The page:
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Volume 15, issue 11
Atmos. Chem. Phys., 15, 6467–6486, 2015
https://doi.org/10.5194/acp-15-6467-2015
© Author(s) 2015. This work is distributed under
the Creative Commons Attribution 3.0 License.
Atmos. Chem. Phys., 15, 6467–6486, 2015
https://doi.org/10.5194/acp-15-6467-2015
© Author(s) 2015. This work is distributed under
the Creative Commons Attribution 3.0 License.

Research article 12 Jun 2015

Research article | 12 Jun 2015

The impact of overshooting deep convection on local transport and mixing in the tropical upper troposphere/lower stratosphere (UTLS)

W. Frey1,*, R. Schofield1, P. Hoor2, D. Kunkel2, F. Ravegnani3, A. Ulanovsky4, S. Viciani5, F. D'Amato5, and T. P. Lane1 W. Frey et al.
  • 1School of Earth Sciences and ARC Centre of Excellence for Climate System Science, University of Melbourne, Melbourne, Australia
  • 2Institute for Atmospheric Physics, Johannes Gutenberg University, Mainz, Germany
  • 3Institute of Atmospheric Sciences and Climate, ISAC-CNR, Bologna, Italy
  • 4Central Aerological Observatory, Dolgoprudny, Moscow Region, Russia
  • 5CNR-INO National Institute of Optics, Florence, Italy
  • *now at: School of Earth, Atmospheric and Environmental Sciences, University of Manchester, UK

Abstract. In this study we examine the simulated downward transport and mixing of stratospheric air into the upper tropical troposphere as observed on a research flight during the SCOUT-O3 campaign in connection with a deep convective system. We use the Advanced Research Weather and Research Forecasting (WRF-ARW) model with a horizontal resolution of 333 m to examine this downward transport. The simulation reproduces the deep convective system, its timing and overshooting altitudes reasonably well compared to radar and aircraft observations. Passive tracers initialised at pre-storm times indicate the downward transport of air from the stratosphere to the upper troposphere as well as upward transport from the boundary layer into the cloud anvils and overshooting tops. For example, a passive ozone tracer (i.e. a tracer not undergoing chemical processing) shows an enhancement in the upper troposphere of up to about 30 ppbv locally in the cloud, while the in situ measurements show an increase of 50 ppbv. However, the passive carbon monoxide tracer exhibits an increase, while the observations show a decrease of about 10 ppbv, indicative of an erroneous model representation of the transport processes in the tropical tropopause layer. Furthermore, it could point to insufficient entrainment and detrainment in the model. The simulation shows a general moistening of air in the lower stratosphere, but it also exhibits local dehydration features. Here we use the model to explain the processes causing the transport and also expose areas of inconsistencies between the model and observations.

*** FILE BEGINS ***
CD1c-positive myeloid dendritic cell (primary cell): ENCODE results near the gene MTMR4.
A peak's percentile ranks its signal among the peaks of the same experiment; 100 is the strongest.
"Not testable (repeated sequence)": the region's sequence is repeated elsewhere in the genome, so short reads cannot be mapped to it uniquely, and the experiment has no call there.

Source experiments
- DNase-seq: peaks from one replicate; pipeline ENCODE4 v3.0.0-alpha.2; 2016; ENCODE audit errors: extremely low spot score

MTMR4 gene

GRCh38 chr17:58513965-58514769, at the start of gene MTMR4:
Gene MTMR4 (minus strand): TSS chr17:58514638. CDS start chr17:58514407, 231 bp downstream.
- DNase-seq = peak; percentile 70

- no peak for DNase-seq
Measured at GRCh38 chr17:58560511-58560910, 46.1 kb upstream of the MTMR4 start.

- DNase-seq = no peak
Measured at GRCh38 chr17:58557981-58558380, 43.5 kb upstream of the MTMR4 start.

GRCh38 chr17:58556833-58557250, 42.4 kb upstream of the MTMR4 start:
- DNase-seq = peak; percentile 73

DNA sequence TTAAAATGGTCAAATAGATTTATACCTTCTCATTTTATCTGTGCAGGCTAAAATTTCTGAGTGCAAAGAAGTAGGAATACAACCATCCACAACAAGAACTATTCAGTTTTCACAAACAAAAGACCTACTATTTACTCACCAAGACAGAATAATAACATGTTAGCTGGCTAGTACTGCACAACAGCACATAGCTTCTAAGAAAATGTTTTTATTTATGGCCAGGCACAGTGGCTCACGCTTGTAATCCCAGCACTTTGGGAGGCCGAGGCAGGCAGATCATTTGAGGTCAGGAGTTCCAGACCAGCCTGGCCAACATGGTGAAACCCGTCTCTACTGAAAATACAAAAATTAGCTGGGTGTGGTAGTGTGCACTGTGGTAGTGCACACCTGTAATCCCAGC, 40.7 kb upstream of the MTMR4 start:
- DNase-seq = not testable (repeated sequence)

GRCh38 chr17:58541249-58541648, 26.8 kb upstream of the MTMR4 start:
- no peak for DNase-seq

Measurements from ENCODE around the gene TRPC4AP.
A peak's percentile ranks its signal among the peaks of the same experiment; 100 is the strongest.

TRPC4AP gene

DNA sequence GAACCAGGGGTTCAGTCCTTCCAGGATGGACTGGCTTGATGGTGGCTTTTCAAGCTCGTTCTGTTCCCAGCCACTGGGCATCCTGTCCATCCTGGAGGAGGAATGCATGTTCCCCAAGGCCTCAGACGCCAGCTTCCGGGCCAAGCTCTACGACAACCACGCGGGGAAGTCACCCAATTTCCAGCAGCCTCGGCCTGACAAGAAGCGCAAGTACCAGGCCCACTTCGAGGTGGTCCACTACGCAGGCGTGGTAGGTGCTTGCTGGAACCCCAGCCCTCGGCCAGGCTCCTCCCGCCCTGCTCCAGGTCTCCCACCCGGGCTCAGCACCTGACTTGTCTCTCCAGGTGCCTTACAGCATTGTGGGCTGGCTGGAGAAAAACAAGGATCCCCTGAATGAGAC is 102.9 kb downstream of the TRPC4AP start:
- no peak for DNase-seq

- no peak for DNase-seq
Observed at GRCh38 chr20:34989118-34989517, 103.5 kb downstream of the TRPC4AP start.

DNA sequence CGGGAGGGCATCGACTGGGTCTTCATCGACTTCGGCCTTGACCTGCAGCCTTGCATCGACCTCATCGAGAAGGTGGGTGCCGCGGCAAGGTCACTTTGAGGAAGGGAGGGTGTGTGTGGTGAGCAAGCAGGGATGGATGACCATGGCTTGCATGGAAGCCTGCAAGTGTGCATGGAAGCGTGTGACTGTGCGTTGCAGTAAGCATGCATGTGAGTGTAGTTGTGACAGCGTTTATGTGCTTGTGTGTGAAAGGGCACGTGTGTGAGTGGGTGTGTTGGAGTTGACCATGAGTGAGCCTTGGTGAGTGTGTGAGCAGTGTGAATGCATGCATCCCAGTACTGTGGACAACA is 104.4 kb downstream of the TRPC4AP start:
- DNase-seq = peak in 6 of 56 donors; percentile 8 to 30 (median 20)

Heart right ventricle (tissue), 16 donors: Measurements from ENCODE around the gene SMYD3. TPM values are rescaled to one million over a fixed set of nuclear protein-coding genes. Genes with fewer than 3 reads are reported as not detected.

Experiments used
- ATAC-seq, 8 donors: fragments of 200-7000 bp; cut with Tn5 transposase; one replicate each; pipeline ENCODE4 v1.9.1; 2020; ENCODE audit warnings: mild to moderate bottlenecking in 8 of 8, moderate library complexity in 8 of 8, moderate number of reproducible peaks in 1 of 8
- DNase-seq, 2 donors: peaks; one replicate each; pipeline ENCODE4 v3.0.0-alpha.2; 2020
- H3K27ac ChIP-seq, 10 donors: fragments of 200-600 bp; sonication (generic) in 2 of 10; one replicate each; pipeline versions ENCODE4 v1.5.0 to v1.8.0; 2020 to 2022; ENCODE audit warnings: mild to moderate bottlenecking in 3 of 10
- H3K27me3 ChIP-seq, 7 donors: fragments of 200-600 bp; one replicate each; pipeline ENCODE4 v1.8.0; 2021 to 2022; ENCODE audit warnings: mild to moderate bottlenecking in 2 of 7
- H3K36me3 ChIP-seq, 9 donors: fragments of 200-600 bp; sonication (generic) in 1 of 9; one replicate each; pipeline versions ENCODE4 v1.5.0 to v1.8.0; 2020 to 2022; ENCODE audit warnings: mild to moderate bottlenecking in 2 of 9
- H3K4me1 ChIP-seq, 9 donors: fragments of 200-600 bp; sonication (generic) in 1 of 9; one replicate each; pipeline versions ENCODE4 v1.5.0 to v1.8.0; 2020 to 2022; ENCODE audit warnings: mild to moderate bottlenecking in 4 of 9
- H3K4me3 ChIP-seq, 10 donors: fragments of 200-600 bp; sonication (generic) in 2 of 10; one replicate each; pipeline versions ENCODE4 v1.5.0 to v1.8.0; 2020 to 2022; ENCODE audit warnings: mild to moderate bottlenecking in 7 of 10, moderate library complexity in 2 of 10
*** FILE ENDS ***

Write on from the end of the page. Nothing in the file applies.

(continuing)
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This study examines the simulated downward transport and mixing of stratospheric air into the upper tropical troposphere as observed on a research flight during the SCOUT-O3 campaign in connection with a deep convective system, using the WRF model. Passive tracers are initialised to study the impact of the deep convection on the tracers and water vapour. We use the model to explain the processes causing the transport and also expose areas of inconsistencies between the model and observations.
This study examines the simulated downward transport and mixing of stratospheric air into the...
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